Italy Wants Status of Kidnapped Reporter

11 2007

Italy Wants Status of Kidnapped Reporter

By RAHIM FAIEZ : Associated Press Writer

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KABUL, Afghanistan -- The militants who kidnapped an Italian reporter must prove he is still alive before any negotiations for his release can begin, Italy's ambassador to Afghanistan said Saturday.

Taliban insurgents claim they kidnapped Daniele Mastrogiacomo, a reporter with Italian daily La Repubblica, on Monday along with two Afghans as they traveled together by vehicle in Nad Ali district of Helmand province.

“We do hope that people who hold Daniele (are) ready to start a dialogue based on one simple point, the proof that these people ... they hold the hostage in their hands and that they can provide the proof of life of Daniele,” said Ettore Francesco Sequi.

Sequi said there is no proof that recent statements attributed to the Taliban even come from anyone linked to the kidnapping.

Italy's Foreign Ministry said in a statement late Saturday that it believes the reporter is still alive.

“Based on elements obtained so far through established channels for the case of journalist Daniele Mastrogiacomo, the Foreign Ministry has reason to maintain that our citizen is alive,” the ministry said.

Meanwhile, a bomb exploded next to a police vehicle in the eastern province of Khost, near the Pakistan border, killing four policemen, said Arsallah Jamal, the province's governor.

Elsewhere, an airstrike in the country's volatile south targeted a suspected militant allegedly involved in the movement of anti-aircraft weapons, NATO-led troops said in a statement without providing details on casualties.

The strike happened in Helmand province, where NATO-led troops on Monday launched their biggest offensive yet aimed at winning over a population long supportive of militant fighters.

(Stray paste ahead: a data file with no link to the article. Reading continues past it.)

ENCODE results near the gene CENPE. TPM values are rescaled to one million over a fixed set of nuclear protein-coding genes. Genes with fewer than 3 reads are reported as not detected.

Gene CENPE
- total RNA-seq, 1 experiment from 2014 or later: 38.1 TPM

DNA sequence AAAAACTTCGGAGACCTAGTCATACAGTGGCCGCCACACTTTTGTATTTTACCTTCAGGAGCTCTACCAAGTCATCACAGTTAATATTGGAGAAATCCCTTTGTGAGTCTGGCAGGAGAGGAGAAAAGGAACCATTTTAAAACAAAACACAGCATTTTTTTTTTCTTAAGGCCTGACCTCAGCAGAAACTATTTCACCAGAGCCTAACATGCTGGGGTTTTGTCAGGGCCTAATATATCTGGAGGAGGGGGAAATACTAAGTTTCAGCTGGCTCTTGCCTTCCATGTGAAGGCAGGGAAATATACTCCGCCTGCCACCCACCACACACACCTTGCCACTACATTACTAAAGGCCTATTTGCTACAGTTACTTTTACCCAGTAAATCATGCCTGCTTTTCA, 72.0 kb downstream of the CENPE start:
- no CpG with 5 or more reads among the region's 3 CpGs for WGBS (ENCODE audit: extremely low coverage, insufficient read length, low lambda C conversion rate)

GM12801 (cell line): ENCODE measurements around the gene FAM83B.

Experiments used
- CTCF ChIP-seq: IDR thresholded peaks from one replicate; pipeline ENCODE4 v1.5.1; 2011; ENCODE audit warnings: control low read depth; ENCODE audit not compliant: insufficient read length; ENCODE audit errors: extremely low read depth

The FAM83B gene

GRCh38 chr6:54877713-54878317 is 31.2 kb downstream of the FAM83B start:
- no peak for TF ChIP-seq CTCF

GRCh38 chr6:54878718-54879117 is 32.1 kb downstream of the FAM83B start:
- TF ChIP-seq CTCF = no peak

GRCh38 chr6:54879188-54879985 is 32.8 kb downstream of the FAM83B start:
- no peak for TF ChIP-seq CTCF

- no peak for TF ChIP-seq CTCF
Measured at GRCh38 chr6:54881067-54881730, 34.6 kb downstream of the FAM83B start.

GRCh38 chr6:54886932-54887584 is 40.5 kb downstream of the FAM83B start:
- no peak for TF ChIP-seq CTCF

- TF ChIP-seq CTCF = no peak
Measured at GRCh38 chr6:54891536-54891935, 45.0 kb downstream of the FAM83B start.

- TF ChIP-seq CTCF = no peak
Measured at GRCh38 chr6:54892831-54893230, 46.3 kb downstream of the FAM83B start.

Mastrogiacomo, a father of two, had been on assignment in Kandahar, the Taliban's former stronghold in southern Afghanistan, when the paper lost contact with him.

According to the purported Taliban spokesman, militants abducted Mastrogiacomo, Sayed Agha and Ajmal as they traveled through Nad Ali.

La Repubblica newspaper said Mastrogiacomo, 52, was born in Karachi, Pakistan, where his father was an engineer. He holds dual Italian-Swiss citizenship, but was traveling on his Italian passport, La Repubblica said.

Mastrogiacomo, who speaks English, has worked since 2002 as a staff correspondent in Afghanistan, Iran, the Middle East and Iraq. The Italian ministry said its contacts were continuing to verify the kidnappers' "intentions and the expectations."

Mastrogiacomo's disappearance comes four months after the release of Italian photographer, Gabriele Torsello, was kidnapped Oct. 12 while traveling by bus from Lashkar Gah, the capital of Helmand province, to neighboring Kandahar. When he was released Nov. 3 Torsello said he did not know who was responsible for his kidnapping.

Source by Redazione

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